Any data contained within an ‘orphaned’ block on the rejected chain is returned to the pool of pending data to be mined again. For this reason, a bitcoin transaction should generally not be considered final until at least six blocks have been mined on top of the block that contains it.

Why are bitcoin forks important for traders?

Many traders pay attention to news regarding software forks for signs of where bitcoin’s price is heading. This is because technological updates – for example those enabling the network to process more transactions each second or reduce its energy consumption – could increase adoption and cause bitcoin’s value to skyrocket.

Alternatively, its price could fall if the network is unable to reach consensus on a popular update, or a hard fork occurs, as a new cryptocurrency could reduce demand for bitcoin.

Bitcoin forks list

As the bitcoin network has grown, transaction speeds have slowed and the energy required to mine new blocks has increased dramatically. Many users are now calling for updates to the underlying protocol.

In May 2017, a group of major bitcoin mining companies met in New York to discuss potential updates. They eventually agreed to implement a hard fork called ‘SegWit 2x’ to double the size of each block, in what was known as ‘the New York agreement’ (or sometimes ‘the Silbert accord’). However, the update was later cancelled – to avoid a network split – when it became clear that there was significant opposition.

As a result of this inertia, there were a number of other hard forks in the latter half of 2017 and the start of 2018. Here we take a look at some recent bitcoin forks:

Name Main features Fork date Block height (number of blocks at fork)
Bitcoin cash (BCH) Increased the size of each block to 8mb – from 1mb for bitcoin – enabling it to process up to eight times more transactions per second. 1 August 2017 478,589
Bitcoin Clashic (BCHC) A parody of bitcoin cash, named to sound like Sean Connery saying ‘bitcoin classic’. It too increased the size of each block to 8mb to improve network capacity. 1 August 2017 478,559
Bitcoin gold (BTG) Incorporated a new algorithm to make mining accessible to all users, including those without specialist equipment, while reducing energy consumption. 24 October 2017 491,407
Bitcoin Diamond (BCD) Increased supply to 210 million coins (from 21 million) and made major changes to the protocol to improve transaction speeds, user privacy (through encryption) and energy consumption. 24 November 2017 495,866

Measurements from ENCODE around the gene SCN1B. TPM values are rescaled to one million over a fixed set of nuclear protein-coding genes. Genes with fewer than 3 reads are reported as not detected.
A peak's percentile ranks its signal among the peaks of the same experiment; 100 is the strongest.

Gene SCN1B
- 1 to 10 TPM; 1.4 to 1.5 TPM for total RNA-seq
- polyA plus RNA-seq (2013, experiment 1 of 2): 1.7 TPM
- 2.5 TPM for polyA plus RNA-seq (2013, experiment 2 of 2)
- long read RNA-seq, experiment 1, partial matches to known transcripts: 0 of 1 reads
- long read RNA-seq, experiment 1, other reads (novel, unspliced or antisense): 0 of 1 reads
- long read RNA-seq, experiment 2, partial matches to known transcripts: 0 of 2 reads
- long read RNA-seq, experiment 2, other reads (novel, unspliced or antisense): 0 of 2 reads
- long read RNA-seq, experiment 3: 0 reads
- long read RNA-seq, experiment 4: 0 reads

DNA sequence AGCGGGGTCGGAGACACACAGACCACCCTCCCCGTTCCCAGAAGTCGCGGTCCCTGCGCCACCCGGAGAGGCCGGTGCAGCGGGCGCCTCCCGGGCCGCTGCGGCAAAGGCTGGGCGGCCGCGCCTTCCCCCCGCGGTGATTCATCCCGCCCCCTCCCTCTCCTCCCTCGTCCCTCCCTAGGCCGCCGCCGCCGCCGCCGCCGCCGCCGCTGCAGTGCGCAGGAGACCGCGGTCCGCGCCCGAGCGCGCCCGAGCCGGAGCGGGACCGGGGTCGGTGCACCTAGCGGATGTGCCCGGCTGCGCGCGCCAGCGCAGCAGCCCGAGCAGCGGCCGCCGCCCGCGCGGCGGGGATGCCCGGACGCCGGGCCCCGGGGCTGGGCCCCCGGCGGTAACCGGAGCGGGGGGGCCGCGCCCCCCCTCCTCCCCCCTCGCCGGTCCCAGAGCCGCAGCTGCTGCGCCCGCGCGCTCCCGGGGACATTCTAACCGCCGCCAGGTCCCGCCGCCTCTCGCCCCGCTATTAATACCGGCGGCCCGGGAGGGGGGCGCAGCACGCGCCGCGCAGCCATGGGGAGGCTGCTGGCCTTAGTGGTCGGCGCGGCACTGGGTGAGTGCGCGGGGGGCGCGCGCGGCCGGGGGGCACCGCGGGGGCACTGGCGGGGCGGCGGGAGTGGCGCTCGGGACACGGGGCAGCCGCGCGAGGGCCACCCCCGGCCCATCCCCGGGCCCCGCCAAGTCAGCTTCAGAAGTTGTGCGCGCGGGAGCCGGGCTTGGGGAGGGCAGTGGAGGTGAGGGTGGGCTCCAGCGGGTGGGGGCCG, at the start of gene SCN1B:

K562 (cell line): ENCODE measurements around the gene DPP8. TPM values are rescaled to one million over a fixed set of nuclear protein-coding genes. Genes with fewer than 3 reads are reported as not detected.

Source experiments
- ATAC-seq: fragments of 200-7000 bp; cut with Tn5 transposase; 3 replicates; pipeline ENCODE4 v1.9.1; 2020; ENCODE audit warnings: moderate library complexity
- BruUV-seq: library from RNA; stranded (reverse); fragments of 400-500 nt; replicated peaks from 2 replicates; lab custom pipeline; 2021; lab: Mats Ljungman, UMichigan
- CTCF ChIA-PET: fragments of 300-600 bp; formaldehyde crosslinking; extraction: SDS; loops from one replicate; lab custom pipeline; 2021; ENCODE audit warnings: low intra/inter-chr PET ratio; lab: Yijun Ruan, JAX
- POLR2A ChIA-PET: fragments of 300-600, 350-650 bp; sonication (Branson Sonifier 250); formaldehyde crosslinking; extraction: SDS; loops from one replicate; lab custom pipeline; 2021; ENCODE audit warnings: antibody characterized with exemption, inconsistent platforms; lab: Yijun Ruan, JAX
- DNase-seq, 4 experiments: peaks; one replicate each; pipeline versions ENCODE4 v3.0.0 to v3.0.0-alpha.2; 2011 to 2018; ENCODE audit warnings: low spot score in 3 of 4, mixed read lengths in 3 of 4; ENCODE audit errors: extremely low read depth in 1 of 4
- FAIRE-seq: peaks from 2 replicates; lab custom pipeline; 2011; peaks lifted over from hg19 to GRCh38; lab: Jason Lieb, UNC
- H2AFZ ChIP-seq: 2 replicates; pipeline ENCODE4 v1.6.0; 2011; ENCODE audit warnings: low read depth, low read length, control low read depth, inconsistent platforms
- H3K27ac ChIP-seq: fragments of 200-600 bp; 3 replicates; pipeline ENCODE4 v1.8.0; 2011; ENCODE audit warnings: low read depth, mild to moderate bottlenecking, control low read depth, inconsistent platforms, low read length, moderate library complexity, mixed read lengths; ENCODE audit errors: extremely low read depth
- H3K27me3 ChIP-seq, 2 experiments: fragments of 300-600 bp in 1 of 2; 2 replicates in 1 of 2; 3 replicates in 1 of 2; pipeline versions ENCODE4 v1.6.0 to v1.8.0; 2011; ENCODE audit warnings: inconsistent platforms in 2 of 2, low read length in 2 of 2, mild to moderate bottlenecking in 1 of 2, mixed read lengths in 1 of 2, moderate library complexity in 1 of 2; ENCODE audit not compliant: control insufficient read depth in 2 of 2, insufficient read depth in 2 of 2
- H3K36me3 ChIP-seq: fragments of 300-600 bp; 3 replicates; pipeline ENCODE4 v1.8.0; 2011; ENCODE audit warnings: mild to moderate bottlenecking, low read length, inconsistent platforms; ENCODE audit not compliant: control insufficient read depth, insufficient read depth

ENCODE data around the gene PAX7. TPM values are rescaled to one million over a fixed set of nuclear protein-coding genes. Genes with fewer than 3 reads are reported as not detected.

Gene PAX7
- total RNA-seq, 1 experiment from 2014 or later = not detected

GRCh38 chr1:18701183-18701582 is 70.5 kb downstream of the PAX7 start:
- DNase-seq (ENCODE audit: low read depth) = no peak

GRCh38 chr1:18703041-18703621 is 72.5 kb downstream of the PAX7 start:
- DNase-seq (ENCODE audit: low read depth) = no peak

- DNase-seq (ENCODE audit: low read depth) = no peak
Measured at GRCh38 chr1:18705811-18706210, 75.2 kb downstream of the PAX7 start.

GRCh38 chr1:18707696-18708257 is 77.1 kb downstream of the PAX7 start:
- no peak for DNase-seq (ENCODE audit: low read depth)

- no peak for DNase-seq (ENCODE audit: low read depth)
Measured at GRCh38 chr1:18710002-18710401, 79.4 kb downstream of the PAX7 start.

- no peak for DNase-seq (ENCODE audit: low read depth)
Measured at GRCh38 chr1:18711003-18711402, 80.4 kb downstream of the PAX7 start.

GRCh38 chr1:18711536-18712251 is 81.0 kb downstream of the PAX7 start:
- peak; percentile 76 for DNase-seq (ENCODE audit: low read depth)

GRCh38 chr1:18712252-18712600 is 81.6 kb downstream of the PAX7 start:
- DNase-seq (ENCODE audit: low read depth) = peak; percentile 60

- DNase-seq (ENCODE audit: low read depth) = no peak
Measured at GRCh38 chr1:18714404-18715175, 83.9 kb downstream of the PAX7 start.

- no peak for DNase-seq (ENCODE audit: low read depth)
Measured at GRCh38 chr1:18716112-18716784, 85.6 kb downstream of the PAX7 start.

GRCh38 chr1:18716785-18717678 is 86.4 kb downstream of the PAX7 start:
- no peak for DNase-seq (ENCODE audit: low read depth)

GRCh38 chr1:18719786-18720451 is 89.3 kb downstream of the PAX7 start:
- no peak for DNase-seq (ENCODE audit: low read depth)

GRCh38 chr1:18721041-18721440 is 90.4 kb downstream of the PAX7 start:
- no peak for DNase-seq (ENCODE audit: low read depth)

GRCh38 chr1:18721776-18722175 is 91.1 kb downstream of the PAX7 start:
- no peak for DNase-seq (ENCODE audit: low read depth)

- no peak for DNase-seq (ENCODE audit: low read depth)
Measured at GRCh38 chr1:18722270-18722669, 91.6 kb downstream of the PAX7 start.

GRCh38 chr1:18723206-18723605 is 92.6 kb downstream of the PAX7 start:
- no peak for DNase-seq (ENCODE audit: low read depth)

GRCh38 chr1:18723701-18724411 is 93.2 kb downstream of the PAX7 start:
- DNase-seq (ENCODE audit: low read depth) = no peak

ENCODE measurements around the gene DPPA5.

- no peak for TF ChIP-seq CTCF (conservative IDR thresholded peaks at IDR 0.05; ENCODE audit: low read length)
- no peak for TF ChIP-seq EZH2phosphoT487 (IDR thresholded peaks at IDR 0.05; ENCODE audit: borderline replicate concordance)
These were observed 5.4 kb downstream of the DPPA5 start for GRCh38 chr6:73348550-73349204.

BitcoinX (BCX) Much like bitcoin diamond, this cryptocurrency increased supply to 210 billion coins, and introduced smart contract functionality and encryption. 12 December 2017 498,888
Super Bitcoin (SBTC) Added smart contract functionality and encryption, and increased the size of each block to 8mb. 12 December 2017 498,888
Lightning Bitcoin (LBTC) Adopted a new algorithm to reduce the time taken to mine new blocks from ten minutes to three seconds, enabling it to process up to 24 million transactions per day. 18 December 2017 499,999
Bitcoin God (GOD) Introduced ‘proof-of-stake’ mining to reduce energy consumption. It also added smart contract functionality, and increased the size of each block to improve transaction speeds. 27 December 2017 501,225
Bitcoin Atom (BCA) Incorporated a hybrid mining model that includes proof-of-stake and the original proof-of-work model, which it claims improves blockchain security. Its team is also working to develop a system to reduce transaction costs and enable micro-payments. 24 January 2018 505,888
Bitcoin Private (BCPH) An unusual cryptocurrency that was formed from a ‘co-fork’ of both bitcoin and zclassic (ZCL). It encrypts transactions to ensure that metadata including the sender and recipient remain private. 28 February 2018 511,346

Fox BTC (FBTC)

This cryptocurrency’s protocol increased supply to 27 million coins, and included a hybrid mining model, 10mb blocks and a target block interval of three minutes. 30 April 2018 520,419
MicroBitcoin (MBC) This coin was created with the intention of lowering the cost of transactions and encouraging the public to mine with graphic processing units (GPUs). 28 May 2018 525,000